Assessing the Impact of State Constitutional Amendments Banning Gay Marriage

In this post commenting on the revelation that former Republican National Committee chairman Ken Mehlman is gay, Yale lawprof Jack Balkin argues that the recent spate of state anti-gay marriage constitutional amendments may significantly retard progress towards gay equality:

[Ken] Mehlman was the chair of the Bush 2004 presidential campaign, which deliberately used opposition to same-sex marriage–and indeed, moral opposition to homosexuality–as a way of increasing turnout among members of the Republican base. One way of doing this was to work with anti-SSM groups to schedule votes on state constitutional amendments that would prohibit the recognition of same sex marriage. As a result of this strategy, thirteen states passed such amendments during the 2004 election cycle, followed by a dozen or so more in the next four years.

These amendments matter because they complicate the most obvious path toward marriage equality: proceed state by state and get a majority (or more) of states to recognize same-sex marriage. After that occurs, it is much easier for the federal courts and the Supreme Court to consider a challenge to laws banning same sex marriage.

A few states with such constitutional amendments would not be a very serious obstacle……

The problem is that as a result of the 2004 Bush campaign, a much greater number of states have constitutional amendments that block both ordinary legislation and judicial interpretation of state constitutions. At last count, 29 states had constitutional bans on same sex marriage.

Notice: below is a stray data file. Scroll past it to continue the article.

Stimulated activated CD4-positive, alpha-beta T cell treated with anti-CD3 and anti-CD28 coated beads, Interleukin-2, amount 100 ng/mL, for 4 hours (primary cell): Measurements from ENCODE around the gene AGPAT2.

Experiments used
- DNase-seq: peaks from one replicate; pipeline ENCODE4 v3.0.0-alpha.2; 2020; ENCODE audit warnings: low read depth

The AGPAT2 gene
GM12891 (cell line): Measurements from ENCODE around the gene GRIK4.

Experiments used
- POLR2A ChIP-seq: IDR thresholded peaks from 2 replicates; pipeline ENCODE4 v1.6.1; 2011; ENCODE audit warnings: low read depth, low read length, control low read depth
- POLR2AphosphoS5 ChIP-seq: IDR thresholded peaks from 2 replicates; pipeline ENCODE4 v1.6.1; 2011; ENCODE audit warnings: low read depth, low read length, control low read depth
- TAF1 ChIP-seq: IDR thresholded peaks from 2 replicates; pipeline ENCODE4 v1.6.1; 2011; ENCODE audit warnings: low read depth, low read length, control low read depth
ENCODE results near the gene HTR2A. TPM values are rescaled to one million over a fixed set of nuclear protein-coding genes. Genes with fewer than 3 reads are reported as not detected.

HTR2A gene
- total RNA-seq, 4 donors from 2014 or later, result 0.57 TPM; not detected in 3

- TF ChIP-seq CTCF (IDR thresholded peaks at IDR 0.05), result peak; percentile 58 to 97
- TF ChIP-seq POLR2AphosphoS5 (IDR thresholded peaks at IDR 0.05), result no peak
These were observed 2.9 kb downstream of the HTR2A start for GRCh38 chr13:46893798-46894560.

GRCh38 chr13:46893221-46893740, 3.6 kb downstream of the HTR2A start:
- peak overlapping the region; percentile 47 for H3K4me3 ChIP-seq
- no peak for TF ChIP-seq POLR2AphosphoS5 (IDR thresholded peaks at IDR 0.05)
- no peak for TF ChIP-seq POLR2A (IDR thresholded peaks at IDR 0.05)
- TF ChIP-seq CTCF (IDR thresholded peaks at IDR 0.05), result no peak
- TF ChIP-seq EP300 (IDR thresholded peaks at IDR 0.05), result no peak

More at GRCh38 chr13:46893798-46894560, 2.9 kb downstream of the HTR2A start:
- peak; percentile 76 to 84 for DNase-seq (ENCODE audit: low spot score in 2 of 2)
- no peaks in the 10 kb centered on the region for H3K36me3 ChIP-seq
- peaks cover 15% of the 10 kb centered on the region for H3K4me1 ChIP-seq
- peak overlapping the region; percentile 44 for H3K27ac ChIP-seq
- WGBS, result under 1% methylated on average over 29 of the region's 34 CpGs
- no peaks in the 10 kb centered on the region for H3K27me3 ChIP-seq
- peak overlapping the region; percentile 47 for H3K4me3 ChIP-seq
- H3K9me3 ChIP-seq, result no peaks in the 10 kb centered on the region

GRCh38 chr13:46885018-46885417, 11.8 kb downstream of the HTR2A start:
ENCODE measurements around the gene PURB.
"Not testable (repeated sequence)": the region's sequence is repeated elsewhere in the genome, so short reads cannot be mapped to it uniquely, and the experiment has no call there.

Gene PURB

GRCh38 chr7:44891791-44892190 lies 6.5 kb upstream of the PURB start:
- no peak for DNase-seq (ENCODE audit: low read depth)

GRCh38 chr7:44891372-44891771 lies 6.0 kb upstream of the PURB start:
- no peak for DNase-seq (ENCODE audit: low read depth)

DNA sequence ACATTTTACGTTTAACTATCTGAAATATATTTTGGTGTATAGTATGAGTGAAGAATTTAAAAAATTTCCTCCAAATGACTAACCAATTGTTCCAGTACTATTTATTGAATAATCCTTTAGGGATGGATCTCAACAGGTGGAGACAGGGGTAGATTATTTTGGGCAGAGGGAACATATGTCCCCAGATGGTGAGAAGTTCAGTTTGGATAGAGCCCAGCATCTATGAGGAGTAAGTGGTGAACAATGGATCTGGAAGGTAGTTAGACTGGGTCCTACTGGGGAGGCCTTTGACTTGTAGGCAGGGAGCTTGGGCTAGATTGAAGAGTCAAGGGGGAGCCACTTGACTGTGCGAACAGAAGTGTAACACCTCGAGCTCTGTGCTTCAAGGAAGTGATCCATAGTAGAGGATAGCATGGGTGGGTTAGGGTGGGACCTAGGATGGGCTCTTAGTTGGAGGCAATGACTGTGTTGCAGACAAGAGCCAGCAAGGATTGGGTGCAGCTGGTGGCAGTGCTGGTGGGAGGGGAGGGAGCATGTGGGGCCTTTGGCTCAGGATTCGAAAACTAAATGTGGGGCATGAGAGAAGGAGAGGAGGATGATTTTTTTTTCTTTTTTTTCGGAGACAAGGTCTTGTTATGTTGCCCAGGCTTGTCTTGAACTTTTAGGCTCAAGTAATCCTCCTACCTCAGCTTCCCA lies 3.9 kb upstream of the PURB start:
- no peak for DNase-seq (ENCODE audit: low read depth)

I criticized arguments similar to Balkin’s here, here, and here. To briefly summarize my main points, I doubt that these amendments will have more than a minor effect for two reasons. First, most of them are in states that are unlikely to enact gay marriage anytime soon. Even more importantly, most are in states with easy to amend constitutions. The vast majority of the amendments in question were enacted by a majority vote referendum, similar to that which led to the passage of California’s Proposition 8. When and if public opinion in those states shifts decisively in favor of gay marriage, advocates can easily reverse those amendments by sponsoring a referendum initiative of their own. To be sure, such an effort requires funding and organization. But gay marriage advocates are reasonably strong in both areas. For these reasons, the anti-gay marriage amendments will ultimately cause no more than brief delays in the enactment of gay marriage once majority opinion comes to support it.

On a less important note, I think Balkin also overstates the importance of Mehlman’s and Bush’s role in the passage of these amendments. Given the massive outcry that the Massachusetts Supreme Judicial Court’s 2003 pro-gay marriage decision caused among social conservatives, it is likely that conservative groups would have tried to put as many amendments on state ballots as they could, even absent Mehlman’s efforts.

Balkin also criticizes Mehlman for “us[ing] moral opposition to homosexuality as a lever to get out the vote” in 2004, despite the fact that he was a supporter of gay marriage himself. Although one can theoretically be opposed to gay marriage without also opposing homosexuality as such, it is very likely true that most of those who oppose the former do so in large part because of their opposition to the latter. That said, I’m not sure that Mehlman is as blameworthy as Balkin suggests. In politics, it is not unusual to support one candidate over another despite the fact that the preferred candidate has objectionable views on some issues. Perhaps Mehlman believed that Bush’s superiority over John Kerry on other issues was great enough to justify doing all he could to elect the former despite the likely negative impact on gay marriage. Maybe he also believed (as I do) that these amendments would not have much longterm effect. Like most political operatives, Mehlman is no saint. But he may not be as big a sinner as Balkin suggests.

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